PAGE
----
I'm wiring up some outlets in my garage. I have a receptacle, wire going in
the box, wire coming out and going to the next box. The receptacle is a
standard receptacls, and has two screws for the neutral wire, two screws for
the hot wire, but only one screw for the ground wire. I hook the hot and
neutral wires to the respective screws, works fine.What is the correct way
to wire up the ground wire? Can I put both of them on the same screw? It
seems to be secure, but it is it the correct way to do this?
I don't trust just wrapping two grounds together.
If it's "new work" I use one of those wirenuts with a hole in the end and
leave the longer of the two ground wires uncut. Slip the wirenut over the
long wire and slide it down to where the second ground can be laid
alongside. Twist both wires together. If the ground wires have already
been but short, you just add a third through the hole.
I picked up some "pigtail" wirenuts (12 each in white, black, red, and
green) and they are useful when you have only a single device.
In other words, connect the ground wire with a pig tail to the screw on
top of the outlet. I wouldn't use the same screw. Home Depot, actually
has some pre-made pig tails, but using those only make sense if you are
going to do a lot of them.
Depending on who you ask the important thing is secure a good continuous
mechanical connection through the circuit. Being in the garage check to see
because some codes require a GFCI circuit in the garage area. You can wrap
take a bare copper (ground) wire and run to the ground connection, of the
outlet, then secure it to the remaining wire runs with a lug nut or most
just pull enough wire out of the outlet and loop the connections or cut it
and make your splices there. The important thing, again, is maintaining the
integrity of the ground through your outlets. Make sure that your HOT
(Black) wire goes into the proper position on the receptacle and maintain
that throughout each outlet or you risk electrocution. Each outlet has a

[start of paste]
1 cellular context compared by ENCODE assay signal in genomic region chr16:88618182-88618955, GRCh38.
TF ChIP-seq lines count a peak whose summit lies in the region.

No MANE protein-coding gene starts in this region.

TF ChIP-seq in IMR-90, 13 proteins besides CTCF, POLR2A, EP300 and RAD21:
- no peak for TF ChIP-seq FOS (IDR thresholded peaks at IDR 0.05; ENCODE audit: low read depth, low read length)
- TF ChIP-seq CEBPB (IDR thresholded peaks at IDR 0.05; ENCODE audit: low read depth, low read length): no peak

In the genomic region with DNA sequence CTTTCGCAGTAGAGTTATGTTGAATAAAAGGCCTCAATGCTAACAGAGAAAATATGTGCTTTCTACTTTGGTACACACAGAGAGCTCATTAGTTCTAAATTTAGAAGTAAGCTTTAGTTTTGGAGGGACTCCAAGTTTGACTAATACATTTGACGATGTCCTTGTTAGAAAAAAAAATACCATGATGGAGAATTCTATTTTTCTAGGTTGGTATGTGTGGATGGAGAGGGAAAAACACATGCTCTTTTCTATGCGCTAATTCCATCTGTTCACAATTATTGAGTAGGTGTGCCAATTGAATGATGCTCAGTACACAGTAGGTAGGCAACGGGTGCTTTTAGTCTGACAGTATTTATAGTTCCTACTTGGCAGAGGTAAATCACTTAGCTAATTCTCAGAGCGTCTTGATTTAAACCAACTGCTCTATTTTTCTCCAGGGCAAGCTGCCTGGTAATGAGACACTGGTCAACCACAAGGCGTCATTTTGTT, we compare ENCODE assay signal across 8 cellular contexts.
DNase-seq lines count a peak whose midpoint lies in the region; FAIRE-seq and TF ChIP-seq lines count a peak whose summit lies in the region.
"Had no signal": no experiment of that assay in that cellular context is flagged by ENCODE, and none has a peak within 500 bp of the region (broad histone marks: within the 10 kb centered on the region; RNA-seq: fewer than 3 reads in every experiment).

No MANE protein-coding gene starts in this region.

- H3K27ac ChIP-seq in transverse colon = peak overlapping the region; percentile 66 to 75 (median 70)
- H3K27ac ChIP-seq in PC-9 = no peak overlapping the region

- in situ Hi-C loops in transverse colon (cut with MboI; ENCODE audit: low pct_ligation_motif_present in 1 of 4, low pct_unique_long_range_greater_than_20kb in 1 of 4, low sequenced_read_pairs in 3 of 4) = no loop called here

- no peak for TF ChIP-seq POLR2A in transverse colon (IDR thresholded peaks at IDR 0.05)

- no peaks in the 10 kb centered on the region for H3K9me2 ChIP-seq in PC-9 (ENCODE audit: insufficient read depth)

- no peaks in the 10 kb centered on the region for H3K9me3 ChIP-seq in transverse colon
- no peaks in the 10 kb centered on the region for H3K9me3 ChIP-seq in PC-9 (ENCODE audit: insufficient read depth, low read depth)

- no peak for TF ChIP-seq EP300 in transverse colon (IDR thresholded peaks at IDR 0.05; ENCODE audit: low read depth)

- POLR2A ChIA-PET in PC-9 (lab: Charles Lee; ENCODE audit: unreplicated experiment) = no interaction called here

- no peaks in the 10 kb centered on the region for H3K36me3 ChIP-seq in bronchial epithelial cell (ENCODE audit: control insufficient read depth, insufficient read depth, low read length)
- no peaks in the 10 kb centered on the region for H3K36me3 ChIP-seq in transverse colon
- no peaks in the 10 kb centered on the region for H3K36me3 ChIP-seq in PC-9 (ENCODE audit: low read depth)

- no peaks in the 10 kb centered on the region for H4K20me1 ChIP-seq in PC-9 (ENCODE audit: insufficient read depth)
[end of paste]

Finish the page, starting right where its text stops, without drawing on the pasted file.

HOT side and a Neutral side but sounds like you already have that down.
On 12/23/06 8:50 PM, in article
XemdnRt64tj9QRDYnZ2dnUVZ email@example.com, "Ook" <Ook Don't send me any
freakin' spam at zootal dot com delete the Don't send me any freakin' spam>
I have the hot/neutral stuff down :). I've probably forgotten more about
electricity then most electricians will ever know. However, having said
that, I know squat about building codes. I decided to run a short wire from
the ground screw of the receptacle and use a wirenut to bind that to the two
ground wires running through the box. I gather that doing it that way meets
code, and it will probably work almost as well though I'll be the first to
admit I don't like using wire nuts, even if it is the time honored way to
wire houses. I've seen too many get hot because the connection wasn't as
good as it should/could have been.
----- Original Message -----
Sent: Saturday, December 23, 2006 6:23 PM
Subject: Re: House wiring question.
Ye Gads! I guess you learn something every day. I'm not an electrician
and I've always just worked on my own house, but I've never twisted the
wires first. However, I have always made sure that the wires are
securely fastened in the connector. The good news is that 20-years
later, I haven't had any problems. The bad news is that you've given me
yet another thing to worry about, but thanks anyway.
I have a DIY home wiring book that says all you need to do is push the
wires in the nut and twist. But, I prefer to twist the wires before
putting the nut on. The nut seems to grab better and I know if the nut
were to somehow come off that I would still have a good solid
connection. Plus I find the wires are easier to work with when they're
twisted. Just a personal preference of mine.
For some reason, people usually leave that bit out. They seem to
consider "you don't have to" to mean "DON'T".
"The government of the United States is not, in
any sense, founded on the Christian religion."
-- George Washington
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